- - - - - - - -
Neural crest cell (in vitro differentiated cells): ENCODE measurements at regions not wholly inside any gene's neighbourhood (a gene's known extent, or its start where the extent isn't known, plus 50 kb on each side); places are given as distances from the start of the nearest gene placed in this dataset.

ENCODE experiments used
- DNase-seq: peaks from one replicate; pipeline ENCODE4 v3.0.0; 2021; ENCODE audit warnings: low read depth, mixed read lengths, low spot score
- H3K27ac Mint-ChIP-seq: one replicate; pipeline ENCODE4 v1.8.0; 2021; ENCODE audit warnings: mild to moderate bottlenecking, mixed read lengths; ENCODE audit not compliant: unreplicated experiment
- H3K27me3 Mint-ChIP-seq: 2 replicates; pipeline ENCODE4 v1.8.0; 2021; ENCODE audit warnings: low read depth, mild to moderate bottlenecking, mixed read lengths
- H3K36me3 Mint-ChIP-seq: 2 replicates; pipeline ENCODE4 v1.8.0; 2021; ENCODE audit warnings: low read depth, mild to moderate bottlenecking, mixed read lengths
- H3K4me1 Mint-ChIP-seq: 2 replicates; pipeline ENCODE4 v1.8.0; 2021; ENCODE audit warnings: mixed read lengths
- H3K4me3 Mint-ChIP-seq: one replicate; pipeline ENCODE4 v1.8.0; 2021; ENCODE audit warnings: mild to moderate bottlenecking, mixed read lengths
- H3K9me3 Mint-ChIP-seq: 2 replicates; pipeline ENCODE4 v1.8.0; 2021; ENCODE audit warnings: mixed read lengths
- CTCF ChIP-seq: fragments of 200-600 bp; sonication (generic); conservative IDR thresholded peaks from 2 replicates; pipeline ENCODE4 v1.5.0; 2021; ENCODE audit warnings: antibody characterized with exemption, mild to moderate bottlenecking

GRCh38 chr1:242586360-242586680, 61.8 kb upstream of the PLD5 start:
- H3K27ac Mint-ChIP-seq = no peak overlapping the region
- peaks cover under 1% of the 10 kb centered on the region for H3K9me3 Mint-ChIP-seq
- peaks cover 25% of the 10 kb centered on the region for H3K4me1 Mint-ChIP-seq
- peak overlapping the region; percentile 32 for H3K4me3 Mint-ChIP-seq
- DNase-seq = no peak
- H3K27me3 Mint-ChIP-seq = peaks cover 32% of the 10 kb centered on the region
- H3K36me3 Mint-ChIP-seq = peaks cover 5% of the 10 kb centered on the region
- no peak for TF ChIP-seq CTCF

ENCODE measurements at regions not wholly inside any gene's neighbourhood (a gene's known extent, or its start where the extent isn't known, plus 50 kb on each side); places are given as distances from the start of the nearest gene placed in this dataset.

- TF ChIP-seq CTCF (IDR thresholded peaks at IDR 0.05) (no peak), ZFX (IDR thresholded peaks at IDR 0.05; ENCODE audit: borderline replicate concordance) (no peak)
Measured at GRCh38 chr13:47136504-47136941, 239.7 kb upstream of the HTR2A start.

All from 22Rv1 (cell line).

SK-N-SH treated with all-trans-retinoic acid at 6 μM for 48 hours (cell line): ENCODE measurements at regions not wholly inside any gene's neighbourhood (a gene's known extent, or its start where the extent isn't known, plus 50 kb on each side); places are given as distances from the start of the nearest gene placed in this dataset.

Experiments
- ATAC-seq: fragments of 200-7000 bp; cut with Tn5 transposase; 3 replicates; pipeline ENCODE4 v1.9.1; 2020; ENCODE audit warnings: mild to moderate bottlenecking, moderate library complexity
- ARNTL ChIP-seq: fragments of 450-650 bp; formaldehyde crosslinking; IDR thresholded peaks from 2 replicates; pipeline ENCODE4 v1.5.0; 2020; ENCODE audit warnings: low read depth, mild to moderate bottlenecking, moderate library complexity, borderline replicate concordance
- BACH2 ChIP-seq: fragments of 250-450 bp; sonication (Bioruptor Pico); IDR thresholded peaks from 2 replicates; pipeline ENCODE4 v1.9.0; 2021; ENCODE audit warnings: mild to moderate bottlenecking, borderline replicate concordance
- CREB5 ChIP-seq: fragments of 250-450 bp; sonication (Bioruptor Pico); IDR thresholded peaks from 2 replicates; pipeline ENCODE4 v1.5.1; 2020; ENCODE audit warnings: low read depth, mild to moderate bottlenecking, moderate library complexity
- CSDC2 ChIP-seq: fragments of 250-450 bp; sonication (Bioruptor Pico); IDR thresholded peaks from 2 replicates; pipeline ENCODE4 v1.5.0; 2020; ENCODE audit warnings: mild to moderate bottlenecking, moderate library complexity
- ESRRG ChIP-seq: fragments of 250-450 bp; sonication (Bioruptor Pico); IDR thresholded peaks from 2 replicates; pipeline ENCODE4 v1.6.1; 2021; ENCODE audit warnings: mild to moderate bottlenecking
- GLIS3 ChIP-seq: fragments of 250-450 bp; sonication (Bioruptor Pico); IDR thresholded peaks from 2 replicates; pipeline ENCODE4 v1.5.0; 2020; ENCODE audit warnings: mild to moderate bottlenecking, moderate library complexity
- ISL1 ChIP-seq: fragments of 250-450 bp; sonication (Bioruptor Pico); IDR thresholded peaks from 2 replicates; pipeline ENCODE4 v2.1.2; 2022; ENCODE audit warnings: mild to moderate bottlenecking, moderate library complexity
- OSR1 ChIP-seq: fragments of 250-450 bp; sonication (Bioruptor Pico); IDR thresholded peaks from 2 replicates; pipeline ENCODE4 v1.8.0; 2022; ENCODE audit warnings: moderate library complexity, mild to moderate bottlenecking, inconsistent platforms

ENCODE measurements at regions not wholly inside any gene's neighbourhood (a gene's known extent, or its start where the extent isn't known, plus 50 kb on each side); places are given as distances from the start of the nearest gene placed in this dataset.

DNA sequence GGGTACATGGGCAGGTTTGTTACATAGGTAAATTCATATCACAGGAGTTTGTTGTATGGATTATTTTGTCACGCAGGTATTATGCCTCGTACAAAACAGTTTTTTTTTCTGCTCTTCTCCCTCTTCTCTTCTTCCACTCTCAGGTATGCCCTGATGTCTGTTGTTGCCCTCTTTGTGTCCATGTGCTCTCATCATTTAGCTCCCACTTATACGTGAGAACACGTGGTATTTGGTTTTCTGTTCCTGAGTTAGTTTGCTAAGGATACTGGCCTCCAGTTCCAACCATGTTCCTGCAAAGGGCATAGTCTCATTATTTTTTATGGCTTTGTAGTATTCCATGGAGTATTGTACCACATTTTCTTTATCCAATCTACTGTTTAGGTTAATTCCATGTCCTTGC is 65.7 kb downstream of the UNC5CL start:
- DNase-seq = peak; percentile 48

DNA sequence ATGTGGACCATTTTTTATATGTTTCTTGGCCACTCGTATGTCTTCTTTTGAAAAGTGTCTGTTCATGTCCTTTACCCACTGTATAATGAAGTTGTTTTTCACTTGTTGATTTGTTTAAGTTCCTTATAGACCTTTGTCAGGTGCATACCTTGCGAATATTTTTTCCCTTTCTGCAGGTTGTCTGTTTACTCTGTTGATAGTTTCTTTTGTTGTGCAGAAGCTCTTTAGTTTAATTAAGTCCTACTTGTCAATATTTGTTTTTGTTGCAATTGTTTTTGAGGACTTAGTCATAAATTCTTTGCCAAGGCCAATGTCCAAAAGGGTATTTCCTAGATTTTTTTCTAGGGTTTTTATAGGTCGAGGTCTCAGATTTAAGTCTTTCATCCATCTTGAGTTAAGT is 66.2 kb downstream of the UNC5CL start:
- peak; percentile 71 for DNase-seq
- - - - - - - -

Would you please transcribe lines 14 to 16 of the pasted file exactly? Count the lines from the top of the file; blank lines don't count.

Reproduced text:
- peaks cover 25% of the 10 kb centered on the region for H3K4me1 Mint-ChIP-seq
- peak overlapping the region; percentile 32 for H3K4me3 Mint-ChIP-seq
- DNase-seq = no peak